International observers watching over Zimbabwe’s watershed elections have raised the red flag over the way Monday’s elections were held, although those based in the region largely gave a thumbs-up to the disputed polls.
European Union Election Observer Mission chief observer Elmar Brok, while noting improvements in the political climate and in particular the peace prevailing during the election, said “un-level playing field, intimidation of voters and lack of trust in the process undermined the pre-election environment”.
“These elections were seen as a critical test of Zimbabwe’s reform process. In some senses, up to this point, the conduct of the polls has had a number of positive features, but in other senses, serious concerns remain. Now we hope for a transparent results process,” Brok said.
He urged the Zimbabwe Electoral Commission to speed up the process of announcing the presidential result, indicating this could help increase the credibility of the poll.
“While political rights were largely respected, there were concerns regarding the environment for the polls, the misuse of State resources and the failure to achieve a level playing field.
“Observers reported widely on efforts to undermine the free expression of the will of electors, through inducements, pressure and coercion against prospective voters to try to ensure a vote in favour of the ruling party. Such practices also included attempts to undermine confidence in the secrecy of the vote, and manipulation of food aid and agricultural programmes,” Brok said.
“For Zimbabwe to embrace democracy and move on from the past, such practices must stop.”
The opposition MDC Alliance has cried foul, claiming Zanu PF was abusing agricultural inputs and food aid to coerce villagers to vote for its candidates.
With MDC Alliance presidential candidate Nelson Chamisa having declared he would not accept any result that does not favour him, Brok urged all contestants to wait for the results.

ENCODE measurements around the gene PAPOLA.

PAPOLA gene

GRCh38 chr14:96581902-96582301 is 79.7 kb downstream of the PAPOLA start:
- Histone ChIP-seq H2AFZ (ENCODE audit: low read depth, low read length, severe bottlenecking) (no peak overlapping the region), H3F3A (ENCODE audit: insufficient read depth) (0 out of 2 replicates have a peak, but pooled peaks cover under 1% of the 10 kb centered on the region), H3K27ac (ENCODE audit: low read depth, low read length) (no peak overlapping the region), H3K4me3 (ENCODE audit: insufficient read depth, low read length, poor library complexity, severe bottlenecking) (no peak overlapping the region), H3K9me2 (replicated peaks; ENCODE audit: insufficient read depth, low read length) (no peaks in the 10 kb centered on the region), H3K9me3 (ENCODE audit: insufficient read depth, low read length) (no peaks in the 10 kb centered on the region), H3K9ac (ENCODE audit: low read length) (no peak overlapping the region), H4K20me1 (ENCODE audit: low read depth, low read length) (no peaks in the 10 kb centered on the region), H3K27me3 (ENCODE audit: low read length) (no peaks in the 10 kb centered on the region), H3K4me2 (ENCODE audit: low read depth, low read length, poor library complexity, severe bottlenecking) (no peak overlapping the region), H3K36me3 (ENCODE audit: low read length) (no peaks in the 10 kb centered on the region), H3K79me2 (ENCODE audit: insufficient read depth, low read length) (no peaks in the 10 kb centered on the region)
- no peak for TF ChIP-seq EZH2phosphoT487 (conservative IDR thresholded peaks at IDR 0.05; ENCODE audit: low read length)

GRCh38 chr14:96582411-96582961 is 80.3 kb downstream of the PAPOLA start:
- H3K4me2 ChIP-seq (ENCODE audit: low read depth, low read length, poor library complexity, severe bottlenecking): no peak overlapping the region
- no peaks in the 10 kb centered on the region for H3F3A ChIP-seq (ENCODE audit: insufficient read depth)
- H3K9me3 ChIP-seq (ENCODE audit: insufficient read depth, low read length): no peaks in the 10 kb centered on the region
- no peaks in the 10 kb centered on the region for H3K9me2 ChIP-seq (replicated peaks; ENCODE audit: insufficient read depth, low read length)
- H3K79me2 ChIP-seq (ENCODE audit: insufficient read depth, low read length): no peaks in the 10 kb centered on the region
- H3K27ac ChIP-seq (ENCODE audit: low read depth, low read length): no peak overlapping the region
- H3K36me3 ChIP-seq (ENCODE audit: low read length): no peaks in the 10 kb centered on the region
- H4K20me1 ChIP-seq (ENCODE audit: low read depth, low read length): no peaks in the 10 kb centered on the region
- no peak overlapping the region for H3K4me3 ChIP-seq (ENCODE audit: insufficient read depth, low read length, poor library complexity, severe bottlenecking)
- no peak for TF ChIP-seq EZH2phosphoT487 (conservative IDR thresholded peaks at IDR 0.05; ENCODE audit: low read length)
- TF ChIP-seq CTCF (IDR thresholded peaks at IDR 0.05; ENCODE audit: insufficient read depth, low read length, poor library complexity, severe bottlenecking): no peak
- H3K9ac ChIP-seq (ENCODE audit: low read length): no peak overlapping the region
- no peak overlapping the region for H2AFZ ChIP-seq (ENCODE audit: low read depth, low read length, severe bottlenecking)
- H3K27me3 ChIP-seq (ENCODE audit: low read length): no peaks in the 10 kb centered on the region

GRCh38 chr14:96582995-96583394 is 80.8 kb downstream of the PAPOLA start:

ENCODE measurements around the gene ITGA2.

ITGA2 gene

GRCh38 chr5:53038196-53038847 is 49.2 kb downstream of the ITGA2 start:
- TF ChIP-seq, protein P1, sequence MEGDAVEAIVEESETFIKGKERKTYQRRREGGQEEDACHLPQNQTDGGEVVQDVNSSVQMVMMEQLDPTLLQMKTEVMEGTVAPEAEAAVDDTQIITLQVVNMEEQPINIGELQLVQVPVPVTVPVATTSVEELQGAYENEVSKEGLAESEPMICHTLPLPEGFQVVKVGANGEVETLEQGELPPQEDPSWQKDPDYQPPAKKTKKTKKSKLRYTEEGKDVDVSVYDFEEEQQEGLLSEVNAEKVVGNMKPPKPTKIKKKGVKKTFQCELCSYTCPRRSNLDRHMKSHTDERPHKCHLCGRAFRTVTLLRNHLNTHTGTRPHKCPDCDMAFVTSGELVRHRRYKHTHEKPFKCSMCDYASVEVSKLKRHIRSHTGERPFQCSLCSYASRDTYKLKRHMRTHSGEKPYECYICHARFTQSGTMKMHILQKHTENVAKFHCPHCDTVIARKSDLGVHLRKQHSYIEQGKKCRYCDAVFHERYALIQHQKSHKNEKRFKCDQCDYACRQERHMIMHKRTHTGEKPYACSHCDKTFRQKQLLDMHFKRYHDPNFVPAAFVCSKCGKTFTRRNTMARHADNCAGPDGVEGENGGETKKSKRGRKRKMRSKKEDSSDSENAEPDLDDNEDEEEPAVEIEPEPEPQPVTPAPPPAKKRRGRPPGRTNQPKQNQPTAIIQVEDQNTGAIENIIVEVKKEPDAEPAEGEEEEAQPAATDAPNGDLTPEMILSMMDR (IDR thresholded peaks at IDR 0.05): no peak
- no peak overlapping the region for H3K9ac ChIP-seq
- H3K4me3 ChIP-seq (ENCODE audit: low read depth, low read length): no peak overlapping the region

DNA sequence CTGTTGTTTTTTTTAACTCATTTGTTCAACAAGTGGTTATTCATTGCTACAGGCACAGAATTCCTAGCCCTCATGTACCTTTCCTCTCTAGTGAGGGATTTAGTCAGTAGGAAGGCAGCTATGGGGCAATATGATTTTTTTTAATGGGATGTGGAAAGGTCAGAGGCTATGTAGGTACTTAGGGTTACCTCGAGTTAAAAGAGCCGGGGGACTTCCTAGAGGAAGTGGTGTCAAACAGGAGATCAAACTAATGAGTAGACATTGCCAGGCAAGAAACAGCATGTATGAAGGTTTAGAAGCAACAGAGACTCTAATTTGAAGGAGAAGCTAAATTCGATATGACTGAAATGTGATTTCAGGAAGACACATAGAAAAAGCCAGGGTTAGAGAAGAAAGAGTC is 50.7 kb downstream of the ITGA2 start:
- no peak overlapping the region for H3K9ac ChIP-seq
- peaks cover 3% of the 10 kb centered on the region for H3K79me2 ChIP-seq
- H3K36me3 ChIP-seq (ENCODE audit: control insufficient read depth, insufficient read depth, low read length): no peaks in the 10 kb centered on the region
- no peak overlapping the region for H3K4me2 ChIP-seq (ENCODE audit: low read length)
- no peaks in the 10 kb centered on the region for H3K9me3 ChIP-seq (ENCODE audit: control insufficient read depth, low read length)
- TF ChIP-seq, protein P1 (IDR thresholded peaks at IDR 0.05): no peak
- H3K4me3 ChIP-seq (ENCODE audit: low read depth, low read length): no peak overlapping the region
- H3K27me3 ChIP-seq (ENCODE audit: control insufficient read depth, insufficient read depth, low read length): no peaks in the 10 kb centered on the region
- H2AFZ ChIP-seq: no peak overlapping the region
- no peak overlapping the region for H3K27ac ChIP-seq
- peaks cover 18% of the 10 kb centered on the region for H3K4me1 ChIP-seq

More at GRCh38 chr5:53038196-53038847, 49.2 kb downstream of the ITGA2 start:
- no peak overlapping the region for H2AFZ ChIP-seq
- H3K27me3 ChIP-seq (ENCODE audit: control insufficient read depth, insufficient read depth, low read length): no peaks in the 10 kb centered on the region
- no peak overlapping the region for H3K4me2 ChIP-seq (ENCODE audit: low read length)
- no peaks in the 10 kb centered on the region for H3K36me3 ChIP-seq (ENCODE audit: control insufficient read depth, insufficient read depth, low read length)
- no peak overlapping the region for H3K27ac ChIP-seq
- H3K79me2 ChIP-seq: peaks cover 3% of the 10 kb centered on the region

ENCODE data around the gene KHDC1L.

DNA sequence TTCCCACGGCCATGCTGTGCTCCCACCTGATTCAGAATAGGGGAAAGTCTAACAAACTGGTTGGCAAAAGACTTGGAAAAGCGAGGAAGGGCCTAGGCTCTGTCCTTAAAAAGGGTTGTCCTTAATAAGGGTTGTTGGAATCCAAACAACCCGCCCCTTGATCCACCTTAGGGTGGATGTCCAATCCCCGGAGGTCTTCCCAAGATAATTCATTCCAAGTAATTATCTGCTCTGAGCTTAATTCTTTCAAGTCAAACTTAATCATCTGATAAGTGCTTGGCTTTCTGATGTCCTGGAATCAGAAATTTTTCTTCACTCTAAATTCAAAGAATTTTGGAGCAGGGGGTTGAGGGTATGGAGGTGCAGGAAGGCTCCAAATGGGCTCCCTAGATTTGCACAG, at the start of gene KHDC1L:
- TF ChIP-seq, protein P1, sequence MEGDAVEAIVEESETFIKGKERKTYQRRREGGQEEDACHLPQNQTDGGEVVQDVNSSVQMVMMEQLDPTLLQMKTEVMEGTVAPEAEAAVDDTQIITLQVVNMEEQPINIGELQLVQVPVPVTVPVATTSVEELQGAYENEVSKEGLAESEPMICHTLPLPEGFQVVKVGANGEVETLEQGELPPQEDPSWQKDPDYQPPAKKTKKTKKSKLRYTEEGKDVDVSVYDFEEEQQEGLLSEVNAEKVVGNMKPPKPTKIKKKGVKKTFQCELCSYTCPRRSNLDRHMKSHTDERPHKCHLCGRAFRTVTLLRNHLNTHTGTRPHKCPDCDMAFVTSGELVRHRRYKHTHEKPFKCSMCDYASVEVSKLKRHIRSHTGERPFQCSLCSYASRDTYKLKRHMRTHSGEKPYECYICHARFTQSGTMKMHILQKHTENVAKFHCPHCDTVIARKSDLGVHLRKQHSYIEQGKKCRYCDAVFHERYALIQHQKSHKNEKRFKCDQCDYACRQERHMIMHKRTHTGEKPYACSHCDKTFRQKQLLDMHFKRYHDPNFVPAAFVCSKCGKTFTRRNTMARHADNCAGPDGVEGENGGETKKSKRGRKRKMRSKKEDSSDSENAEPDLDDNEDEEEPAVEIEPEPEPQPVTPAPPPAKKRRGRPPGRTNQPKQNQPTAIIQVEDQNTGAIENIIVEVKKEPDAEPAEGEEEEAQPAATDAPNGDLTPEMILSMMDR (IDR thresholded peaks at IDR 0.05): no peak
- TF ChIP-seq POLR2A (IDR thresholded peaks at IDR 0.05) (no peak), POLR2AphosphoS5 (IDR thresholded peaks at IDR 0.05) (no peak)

“They [candidates] must be optimistic. It is also imperative for all parties to wait for the final result and to remain peaceful throughout,” he said.
The head of the delegation of the European Parliament, Manuel Neuser, weighed in, saying: “These elections are a crucial step — but only a step — in Zimbabwe’s reform process. Elections are not an end in themselves, but an important part of a process of change. People have high hopes for the future and, regardless of who wins, it is the duty of political leaders to work to improve the lives of all citizens.”
The International Republican Institute (IRI) and National Democratic Institute (NDI) international observer mission and United States said the electoral process failed to meet the mark.
The IRI observer mission, led by former Liberian President Ellen Johnson Sirleaf, and NDI delegation, led by former Central African Republic President Catherine Samba-Panza, said there was limited transparency, and limited public confidence in the administration of the election.
United States representative and Congresswoman Karen Bass said the manner in which the elections were handled would be pivotal in determining whether the US would change its policy on Zimbabwe or not.
The IRI and NDI said it was the people of Zimbabwe who will ultimately determine the credibility of their elections. But the African Union, Sadc, Sadc Parliamentary Forum, the Common Market for East and Southern Africa (Comesa) all expressed satisfaction with the way Zec handled the polls.
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